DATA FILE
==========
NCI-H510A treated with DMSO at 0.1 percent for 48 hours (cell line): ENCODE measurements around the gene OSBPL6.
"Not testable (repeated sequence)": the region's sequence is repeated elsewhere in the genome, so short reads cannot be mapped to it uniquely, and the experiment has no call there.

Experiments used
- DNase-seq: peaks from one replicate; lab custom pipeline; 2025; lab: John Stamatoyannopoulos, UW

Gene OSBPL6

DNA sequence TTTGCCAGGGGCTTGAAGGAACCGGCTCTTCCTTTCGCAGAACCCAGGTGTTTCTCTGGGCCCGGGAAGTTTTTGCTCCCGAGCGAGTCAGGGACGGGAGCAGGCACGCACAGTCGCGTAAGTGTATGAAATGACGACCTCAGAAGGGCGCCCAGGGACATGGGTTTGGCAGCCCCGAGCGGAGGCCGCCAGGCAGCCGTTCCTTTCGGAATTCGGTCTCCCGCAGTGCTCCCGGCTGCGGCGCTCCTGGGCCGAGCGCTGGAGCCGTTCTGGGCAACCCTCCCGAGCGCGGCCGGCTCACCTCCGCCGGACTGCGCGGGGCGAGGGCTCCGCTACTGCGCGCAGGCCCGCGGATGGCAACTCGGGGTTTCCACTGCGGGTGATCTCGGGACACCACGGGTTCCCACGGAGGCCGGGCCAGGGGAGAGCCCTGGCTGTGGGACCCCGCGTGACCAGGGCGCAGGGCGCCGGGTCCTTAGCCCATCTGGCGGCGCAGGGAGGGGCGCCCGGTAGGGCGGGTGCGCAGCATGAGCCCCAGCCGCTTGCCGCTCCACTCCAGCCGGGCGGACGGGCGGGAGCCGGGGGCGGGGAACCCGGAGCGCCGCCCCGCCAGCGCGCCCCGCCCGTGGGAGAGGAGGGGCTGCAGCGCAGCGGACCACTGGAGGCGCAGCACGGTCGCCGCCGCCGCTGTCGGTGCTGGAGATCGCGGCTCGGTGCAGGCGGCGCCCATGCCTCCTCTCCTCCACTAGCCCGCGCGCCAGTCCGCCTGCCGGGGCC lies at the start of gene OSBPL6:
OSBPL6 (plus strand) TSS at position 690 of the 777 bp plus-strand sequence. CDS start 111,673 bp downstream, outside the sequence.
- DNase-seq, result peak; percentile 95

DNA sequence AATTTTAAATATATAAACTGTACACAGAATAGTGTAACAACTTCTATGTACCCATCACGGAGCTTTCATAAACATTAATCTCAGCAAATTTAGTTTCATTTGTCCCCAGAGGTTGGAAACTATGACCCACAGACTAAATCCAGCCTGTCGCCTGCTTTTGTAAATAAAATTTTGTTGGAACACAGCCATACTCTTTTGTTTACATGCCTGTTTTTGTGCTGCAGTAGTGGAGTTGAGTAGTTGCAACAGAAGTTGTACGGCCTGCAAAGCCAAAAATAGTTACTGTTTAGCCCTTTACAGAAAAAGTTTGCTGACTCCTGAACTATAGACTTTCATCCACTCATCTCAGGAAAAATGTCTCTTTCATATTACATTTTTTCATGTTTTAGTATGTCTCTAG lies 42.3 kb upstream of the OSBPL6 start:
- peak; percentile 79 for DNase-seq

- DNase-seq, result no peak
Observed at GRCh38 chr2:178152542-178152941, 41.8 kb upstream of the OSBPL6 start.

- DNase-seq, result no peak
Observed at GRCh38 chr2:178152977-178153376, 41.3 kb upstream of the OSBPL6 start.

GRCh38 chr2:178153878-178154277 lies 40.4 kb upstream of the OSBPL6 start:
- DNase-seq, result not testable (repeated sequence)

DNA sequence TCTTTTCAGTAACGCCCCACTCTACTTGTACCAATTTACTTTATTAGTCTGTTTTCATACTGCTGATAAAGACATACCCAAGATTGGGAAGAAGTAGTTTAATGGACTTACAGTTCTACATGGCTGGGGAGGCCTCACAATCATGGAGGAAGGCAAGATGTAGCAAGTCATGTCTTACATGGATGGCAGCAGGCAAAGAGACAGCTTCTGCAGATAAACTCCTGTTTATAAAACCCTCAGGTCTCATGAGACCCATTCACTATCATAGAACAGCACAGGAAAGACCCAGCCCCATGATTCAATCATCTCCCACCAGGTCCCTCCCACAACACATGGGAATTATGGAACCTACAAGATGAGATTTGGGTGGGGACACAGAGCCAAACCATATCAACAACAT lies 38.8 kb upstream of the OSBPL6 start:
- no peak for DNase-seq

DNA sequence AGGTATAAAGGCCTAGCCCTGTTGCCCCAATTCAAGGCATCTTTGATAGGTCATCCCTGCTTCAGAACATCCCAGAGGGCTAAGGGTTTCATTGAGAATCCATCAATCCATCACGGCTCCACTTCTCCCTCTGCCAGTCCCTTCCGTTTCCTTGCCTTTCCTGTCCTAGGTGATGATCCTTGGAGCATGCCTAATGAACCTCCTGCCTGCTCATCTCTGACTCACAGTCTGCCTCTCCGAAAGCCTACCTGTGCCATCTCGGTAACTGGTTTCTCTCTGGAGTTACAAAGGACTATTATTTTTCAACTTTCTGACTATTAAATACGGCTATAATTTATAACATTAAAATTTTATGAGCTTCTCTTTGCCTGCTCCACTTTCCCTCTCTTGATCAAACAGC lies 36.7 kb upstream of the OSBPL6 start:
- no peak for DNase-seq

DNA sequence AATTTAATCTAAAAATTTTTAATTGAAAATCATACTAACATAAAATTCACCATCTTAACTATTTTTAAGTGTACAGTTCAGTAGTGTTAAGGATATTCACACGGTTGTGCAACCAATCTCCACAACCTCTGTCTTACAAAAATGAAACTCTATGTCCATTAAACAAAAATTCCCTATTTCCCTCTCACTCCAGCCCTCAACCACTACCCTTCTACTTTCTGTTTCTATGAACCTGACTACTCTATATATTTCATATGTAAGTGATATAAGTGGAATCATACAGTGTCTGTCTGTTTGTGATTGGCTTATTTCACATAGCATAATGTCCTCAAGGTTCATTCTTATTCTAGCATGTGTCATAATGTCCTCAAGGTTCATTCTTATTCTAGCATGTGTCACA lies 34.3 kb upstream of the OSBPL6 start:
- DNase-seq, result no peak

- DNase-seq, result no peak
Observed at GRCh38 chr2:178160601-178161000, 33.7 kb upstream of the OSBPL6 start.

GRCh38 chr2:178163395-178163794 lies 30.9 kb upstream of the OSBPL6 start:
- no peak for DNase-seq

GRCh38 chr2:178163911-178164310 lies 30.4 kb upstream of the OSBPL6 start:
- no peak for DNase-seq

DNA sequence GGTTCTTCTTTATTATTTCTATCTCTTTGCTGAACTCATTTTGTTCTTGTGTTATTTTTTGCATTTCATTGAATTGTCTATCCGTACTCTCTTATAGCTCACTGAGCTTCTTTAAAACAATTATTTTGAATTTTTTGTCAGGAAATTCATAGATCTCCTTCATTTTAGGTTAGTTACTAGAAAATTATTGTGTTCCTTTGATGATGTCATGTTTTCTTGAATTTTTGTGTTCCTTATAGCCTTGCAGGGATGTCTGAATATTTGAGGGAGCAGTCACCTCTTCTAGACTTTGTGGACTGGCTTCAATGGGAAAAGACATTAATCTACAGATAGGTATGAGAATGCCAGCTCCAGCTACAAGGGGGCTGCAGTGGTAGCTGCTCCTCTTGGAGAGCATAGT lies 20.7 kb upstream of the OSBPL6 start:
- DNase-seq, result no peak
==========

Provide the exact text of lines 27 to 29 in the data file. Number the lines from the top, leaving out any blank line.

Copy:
GRCh38 chr2:178163911-178164310 lies 30.4 kb upstream of the OSBPL6 start:
- no peak for DNase-seq

DNA sequence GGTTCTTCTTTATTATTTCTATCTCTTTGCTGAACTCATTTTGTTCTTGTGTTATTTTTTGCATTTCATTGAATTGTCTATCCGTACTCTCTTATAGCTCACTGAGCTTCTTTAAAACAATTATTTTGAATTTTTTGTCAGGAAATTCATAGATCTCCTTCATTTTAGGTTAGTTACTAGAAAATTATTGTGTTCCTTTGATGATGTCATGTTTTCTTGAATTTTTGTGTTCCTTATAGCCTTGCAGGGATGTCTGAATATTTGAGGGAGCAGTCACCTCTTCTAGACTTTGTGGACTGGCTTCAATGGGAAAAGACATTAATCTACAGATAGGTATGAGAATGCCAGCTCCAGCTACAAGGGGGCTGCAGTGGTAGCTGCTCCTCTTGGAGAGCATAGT lies 20.7 kb upstream of the OSBPL6 start: